Laura Hammargen ’08 J.D. is senior in-house counsel at 3M, where she provides legal and strategic business advice and oversees complex litigation and investigations. She was recently named to the 2020 Benchmark Litigation 40 & Under Hot List – Midwest.

We recently caught up with Hammargren to learn about 3M’s global effort amid the pandemic to investigate more than 4,000 suspected cases of fraud, counterfeiting and price gouging connected to its N95 masks. This has led to 18 lawsuits in 10 states and Canada. As of July, 3M has won six temporary restraining orders and four injunction orders which halted the defendants’ actions.

Tell us about your journey from law school to in-house counsel at 3M. What drew you to 3M?

I started my legal career in Minnesota, clerking first for Justice Helen Meyer on the Minnesota Supreme Court and then moving to Dorsey & Whitney. In 2012, I moved to Mayer Brown in Chicago, taking an opportunity to try a new adventure in a new city. I loved Mayer Brown and Chicago, but did miss many things about Minnesota, including family, friends, the Twin Cities legal community and Pizza Lucé. In 2018, Mayer Brown was hired by 3M and by 2019 I was working full time on the company’s legal matters. When a position opened up at 3M managing the complex litigation I was already working on, with an in-house team I knew and already loved, in a state that I’ve always called home, the opportunity was just too good to pass up.

Describe your work at 3M.

I manage a significant portion of 3M’s litigation related to per- and polyfluoroalkyl substances or PFAS, which are synthetic chemicals. This litigation portfolio includes complex emerging environmental and product liability claim issues and is most of my day job. I also manage lawsuits involving 3M’s fall protection products, and then a variety of other investigations and litigation matters.

What has been your role in 3M’s lawsuits regarding the fraud, counterfeiting and price gouging of N95 respirators?

I am one of a few of us who have been tasked with bringing civil lawsuits against the fraudsters, together with our outside counsel teams. One of my cases involving a third-party seller on Amazon recently settled, with an agreement that they would stop selling 3M’s products, would give us all the information they had related to these fraud issues, and pay more than $192,000, which 3M is donating to a COVID-related charity. The fact that people are trying to profit off the pandemic is just terrible, and I’m so proud to be part of the team stopping that. And, admittedly, it is some fun work.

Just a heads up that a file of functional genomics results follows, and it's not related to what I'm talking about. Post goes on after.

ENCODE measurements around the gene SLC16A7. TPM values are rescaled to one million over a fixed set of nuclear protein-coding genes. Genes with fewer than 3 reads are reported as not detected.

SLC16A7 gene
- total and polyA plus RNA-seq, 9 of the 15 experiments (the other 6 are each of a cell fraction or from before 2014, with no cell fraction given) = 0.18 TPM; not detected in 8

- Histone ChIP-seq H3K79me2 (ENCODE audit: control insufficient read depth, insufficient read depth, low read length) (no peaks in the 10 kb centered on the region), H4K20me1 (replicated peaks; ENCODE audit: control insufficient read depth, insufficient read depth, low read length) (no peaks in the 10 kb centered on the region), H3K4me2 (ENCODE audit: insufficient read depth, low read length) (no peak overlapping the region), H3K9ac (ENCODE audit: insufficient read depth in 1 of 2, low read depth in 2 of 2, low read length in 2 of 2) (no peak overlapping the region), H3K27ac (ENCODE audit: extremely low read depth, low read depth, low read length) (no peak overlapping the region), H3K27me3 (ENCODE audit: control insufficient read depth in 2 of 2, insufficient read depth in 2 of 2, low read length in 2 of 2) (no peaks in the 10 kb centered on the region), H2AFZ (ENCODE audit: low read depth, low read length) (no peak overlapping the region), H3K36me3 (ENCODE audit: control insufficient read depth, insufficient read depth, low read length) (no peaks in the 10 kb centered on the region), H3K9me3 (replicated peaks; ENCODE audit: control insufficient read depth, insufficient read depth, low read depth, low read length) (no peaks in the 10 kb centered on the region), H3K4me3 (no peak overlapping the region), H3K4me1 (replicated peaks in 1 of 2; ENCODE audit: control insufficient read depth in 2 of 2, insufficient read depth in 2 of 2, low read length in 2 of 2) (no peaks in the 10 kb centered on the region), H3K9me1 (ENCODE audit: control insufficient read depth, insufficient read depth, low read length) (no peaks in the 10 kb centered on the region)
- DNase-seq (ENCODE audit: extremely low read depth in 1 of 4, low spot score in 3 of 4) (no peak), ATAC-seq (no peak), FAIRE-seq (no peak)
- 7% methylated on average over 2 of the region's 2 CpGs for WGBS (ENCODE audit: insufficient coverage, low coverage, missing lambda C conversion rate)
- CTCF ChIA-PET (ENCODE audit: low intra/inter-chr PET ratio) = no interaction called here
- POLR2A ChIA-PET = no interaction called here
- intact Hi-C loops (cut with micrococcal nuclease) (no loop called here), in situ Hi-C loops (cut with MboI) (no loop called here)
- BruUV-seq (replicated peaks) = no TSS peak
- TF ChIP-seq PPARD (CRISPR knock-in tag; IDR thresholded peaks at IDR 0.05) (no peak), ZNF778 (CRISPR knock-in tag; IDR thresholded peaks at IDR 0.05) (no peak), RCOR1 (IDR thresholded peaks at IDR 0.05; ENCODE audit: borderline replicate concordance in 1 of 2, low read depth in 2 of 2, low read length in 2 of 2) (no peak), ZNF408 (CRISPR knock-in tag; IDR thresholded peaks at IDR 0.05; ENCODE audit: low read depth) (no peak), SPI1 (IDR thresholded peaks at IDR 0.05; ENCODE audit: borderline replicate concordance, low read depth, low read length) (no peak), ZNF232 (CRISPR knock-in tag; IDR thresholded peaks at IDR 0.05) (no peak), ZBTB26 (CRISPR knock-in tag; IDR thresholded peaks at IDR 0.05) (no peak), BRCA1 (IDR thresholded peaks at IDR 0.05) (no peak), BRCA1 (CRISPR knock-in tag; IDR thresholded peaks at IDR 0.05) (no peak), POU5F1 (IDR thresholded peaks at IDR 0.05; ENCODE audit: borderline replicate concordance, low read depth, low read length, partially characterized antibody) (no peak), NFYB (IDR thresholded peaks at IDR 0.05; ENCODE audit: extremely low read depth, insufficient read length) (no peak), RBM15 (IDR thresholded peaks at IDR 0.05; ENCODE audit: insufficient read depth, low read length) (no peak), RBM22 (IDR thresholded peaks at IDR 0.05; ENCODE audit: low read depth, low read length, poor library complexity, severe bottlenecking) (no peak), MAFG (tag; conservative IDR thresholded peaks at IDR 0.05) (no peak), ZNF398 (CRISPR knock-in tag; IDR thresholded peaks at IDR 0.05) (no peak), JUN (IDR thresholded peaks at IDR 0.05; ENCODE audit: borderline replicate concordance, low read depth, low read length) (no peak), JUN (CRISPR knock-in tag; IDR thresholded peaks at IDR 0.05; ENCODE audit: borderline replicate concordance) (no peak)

What are the greatest differences you have observed between private practice and in-house counsel (aside from billable hours, of course)?

Although I sometimes miss doing the actual drafting or arguing, I love that my job is to think about big picture strategy and planning for all my cases. I feel so lucky to discuss that strategy with top-notch outside counsel frequently, and then advise our management as to the issues. Minute to minute, I never know what to expect, especially at a company with tens of thousands of products.

What’s something you learned at St. Thomas, in class or out, that you carry with you even today as a legal professional?

I worked closely with Professor Neil Hamilton on some of his projects related to servant leadership. Although not always consciously done, I think the priorities from that concept continue to influence my work style. For many of my projects, I try to put the various stakeholders impacted, whether it is my teammates, my supervisor, the law firm professionals with whom I am working, my nonlegal colleagues, and the broader community, all in my field of vision in trying to use foresight to make decisions.

What do you do to manage your stress, prioritize wellness and maintain your overall health?

One important thing I’ve tried to do for my well-being is just be easier on myself. There’s so much we always could be doing at all times, and it’s easy to feel the pressure to try and be everything to everyone, and then beat yourself up when that proves impossible. And if you think about it, you don’t really expect that of anyone else in your life, so why do you expect it of yourself? So, I’ve really tried to just be kinder to myself, and I so hope others can do the same!

Is there anything else you would like to share?

The Minnesota Twins rule, and if they win the World Series this year, I refuse to consider it an asterisk.

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